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USPSTF: Evidence still ‘insufficient’ to back cognitive impairment screening



Citing an ongoing lack of data about the benefits and harms of screening, the U.S. Preventive Services Task Force has left unchanged the recommendations of its 2003 guidelines on cognitive impairment screening in older adults, according to an update published March 24.

"The USPSTF concludes that the current evidence is insufficient to assess the balance of benefits and harms of screening for cognitive impairment," Dr. Virginia A. Moyer said in a report on behalf of the USPSTF.

"Evidence on the effect of screening and early detection of mild to moderate dementia on decision making, planning, or other important patient outcomes is a critical gap in the evidence," she added. Other research needs include further study of the harms of screening, new interventions that address the changing needs of patients and families, and interventions that affect the long-term clinical direction of mild to moderate dementia.

Dr. Virginia A. Moyer

In its review, the USPSTF evaluated 55 studies on instruments that screen for cognitive impairment, of which 46 provided evidence on the sensitivity of dementia screening and 27 provided evidence on mild cognitive impairment. Screening tests included a variety of tasks to assess at least one cognitive function, such as memory, attention, language, and visuospatial/executive functioning. The USPSTF looked at studies that used the Mini-Mental State Examination (MMSE), Clock Drawing Test, verbal fluency tests, Informant Questionnaire on Cognitive Decline in the Elderly, Memory Impairment Screen, Mini-Cog Test, Abbreviated Mental Test, and Short Portable Mental Status Questionnaire.

The MMSE was the most evaluated screening tool, with 25 published studies. Mean age of participants ranged from 69 to 95 years, and the mean prevalence of dementia ranged from 1.2% to 38%. The pooled sensitivity from 14 studies for the most commonly reported cut points was 88.3% (95% confidence interval, 81.3%-92.9%), and specificity was 86.2% (CI, 81.8%-89.7%).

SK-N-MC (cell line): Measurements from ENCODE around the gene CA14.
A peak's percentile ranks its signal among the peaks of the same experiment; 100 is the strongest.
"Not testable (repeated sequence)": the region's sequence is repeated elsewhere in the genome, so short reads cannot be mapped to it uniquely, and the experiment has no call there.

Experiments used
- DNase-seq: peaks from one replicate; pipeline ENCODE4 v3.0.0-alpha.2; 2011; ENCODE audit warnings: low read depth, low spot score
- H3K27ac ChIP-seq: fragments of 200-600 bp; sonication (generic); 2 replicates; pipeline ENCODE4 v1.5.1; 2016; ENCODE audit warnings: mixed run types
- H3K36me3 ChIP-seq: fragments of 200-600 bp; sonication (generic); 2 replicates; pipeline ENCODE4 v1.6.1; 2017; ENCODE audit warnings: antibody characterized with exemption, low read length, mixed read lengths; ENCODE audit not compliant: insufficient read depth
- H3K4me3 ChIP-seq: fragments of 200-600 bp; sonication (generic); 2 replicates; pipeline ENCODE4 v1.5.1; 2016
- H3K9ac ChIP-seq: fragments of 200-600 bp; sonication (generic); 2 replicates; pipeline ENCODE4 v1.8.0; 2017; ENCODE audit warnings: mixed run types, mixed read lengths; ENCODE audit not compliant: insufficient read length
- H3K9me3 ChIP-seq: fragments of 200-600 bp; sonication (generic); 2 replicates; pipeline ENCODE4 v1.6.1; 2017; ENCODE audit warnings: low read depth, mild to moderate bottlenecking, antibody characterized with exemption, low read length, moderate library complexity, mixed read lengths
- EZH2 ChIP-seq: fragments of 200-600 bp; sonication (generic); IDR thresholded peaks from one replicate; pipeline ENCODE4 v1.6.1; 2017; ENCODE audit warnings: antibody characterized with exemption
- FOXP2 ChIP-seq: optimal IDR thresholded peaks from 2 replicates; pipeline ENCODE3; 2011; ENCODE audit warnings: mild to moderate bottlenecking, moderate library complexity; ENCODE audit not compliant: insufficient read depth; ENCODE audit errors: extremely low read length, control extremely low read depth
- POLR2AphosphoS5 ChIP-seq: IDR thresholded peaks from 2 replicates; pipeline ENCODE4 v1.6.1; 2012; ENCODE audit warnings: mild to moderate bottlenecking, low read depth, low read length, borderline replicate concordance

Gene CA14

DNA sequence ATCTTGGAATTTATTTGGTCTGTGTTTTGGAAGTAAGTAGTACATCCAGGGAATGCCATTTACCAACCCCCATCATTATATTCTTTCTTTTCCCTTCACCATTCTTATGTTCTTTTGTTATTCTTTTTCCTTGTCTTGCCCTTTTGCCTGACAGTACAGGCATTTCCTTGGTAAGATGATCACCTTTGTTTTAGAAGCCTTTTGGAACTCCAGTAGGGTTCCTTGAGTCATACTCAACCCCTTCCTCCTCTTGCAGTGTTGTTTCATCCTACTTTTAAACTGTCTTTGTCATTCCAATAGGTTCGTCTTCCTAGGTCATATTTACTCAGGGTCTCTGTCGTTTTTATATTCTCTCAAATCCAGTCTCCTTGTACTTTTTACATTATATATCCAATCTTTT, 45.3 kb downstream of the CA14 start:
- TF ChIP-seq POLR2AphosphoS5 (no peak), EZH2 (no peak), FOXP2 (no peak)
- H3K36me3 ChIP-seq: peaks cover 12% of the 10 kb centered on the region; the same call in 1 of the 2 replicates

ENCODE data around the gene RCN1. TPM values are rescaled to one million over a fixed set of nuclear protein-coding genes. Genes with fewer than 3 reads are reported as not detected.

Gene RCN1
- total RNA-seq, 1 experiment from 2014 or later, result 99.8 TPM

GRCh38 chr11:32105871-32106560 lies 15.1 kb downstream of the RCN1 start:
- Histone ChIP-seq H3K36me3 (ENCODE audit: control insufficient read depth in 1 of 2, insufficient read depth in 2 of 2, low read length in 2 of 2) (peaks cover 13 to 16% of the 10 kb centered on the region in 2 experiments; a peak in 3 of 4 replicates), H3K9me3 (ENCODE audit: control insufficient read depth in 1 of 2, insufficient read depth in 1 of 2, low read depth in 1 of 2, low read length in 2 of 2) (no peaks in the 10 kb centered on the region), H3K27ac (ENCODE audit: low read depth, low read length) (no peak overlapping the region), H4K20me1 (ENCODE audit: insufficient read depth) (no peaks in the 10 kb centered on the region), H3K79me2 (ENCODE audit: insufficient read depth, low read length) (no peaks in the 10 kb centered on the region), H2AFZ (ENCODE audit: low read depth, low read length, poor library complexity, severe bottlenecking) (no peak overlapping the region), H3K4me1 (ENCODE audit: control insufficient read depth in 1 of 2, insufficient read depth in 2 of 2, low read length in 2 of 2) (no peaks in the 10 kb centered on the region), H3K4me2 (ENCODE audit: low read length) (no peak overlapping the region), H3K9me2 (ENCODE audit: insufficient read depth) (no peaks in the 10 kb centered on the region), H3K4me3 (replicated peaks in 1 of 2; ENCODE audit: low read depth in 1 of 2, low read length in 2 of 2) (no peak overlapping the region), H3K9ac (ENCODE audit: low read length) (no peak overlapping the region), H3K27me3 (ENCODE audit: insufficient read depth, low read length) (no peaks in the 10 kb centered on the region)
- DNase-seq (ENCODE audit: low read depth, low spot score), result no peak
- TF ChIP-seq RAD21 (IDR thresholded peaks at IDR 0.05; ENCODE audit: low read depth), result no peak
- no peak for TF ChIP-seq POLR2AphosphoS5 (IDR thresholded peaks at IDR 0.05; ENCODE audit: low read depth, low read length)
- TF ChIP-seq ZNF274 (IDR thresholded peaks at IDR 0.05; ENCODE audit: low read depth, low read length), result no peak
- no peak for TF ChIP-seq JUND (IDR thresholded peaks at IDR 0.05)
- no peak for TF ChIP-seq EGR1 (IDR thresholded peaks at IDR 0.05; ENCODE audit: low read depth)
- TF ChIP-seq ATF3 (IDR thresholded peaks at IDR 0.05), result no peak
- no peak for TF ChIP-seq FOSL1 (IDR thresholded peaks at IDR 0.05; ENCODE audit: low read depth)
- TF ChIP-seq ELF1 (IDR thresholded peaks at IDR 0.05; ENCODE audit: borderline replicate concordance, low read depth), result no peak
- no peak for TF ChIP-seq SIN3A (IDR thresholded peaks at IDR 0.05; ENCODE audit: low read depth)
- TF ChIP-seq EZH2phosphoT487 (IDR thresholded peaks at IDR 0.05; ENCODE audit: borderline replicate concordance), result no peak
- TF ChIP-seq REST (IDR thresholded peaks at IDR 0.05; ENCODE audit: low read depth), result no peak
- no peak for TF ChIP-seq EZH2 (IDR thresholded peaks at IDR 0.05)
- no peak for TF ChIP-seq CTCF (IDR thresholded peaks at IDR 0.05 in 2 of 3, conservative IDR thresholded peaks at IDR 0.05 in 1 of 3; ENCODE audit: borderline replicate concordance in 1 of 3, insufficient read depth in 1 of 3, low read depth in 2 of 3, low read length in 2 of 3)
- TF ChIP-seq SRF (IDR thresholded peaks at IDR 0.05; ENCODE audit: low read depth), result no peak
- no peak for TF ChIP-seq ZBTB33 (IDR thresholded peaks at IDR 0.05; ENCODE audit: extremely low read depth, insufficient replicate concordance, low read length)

Other screening tools that were evaluated "were studied in far fewer studies (four to seven studies each), had limited reproducibility in primary care relevant populations, and had unknown optimum cut points," Dr. Moyer wrote.

In addition, no trials studied the "direct effect of screening" by comparing screened and unscreened patients and reporting important clinical and decision-making outcomes, the report’s authors said. And no studies reported on direct or indirect harms from false-positive or false-negative screening results, psychological harms, unnecessary diagnostic testing, or labeling.

Dementia affects about 2.4 to 5.5 million Americans. Types of dementia in older adults include Alzheimer’s disease, vascular dementia, frontotemporal dementia, dementia with Lewy bodies, Parkinson’s disease with dementia, and mixed-cause dementia. The USPSTF distinguishes between dementia and mild cognitive impairment, which is less severe and does not considerably interfere with day-to-day activities.

The prevalence of dementia is estimated to be 5% in adults aged 71-79 years of age, 24% in those aged 80-89 years, and 37% in those aged 90 years and older. The prevalence of mild cognitive impairment is more uncertain, and estimates range from 3% to 42% in adults aged 65 years and older.

Although this report differs from the 2003 recommendation because it considers screening and treatment for mild cognitive impairment in addition to dementia, and it includes additional information about the test performance of screening instruments, "the overall evidence is insufficient to make a recommendation on screening," Dr. Moyer said.

Disclosure forms from USPSTF members can be viewed here.

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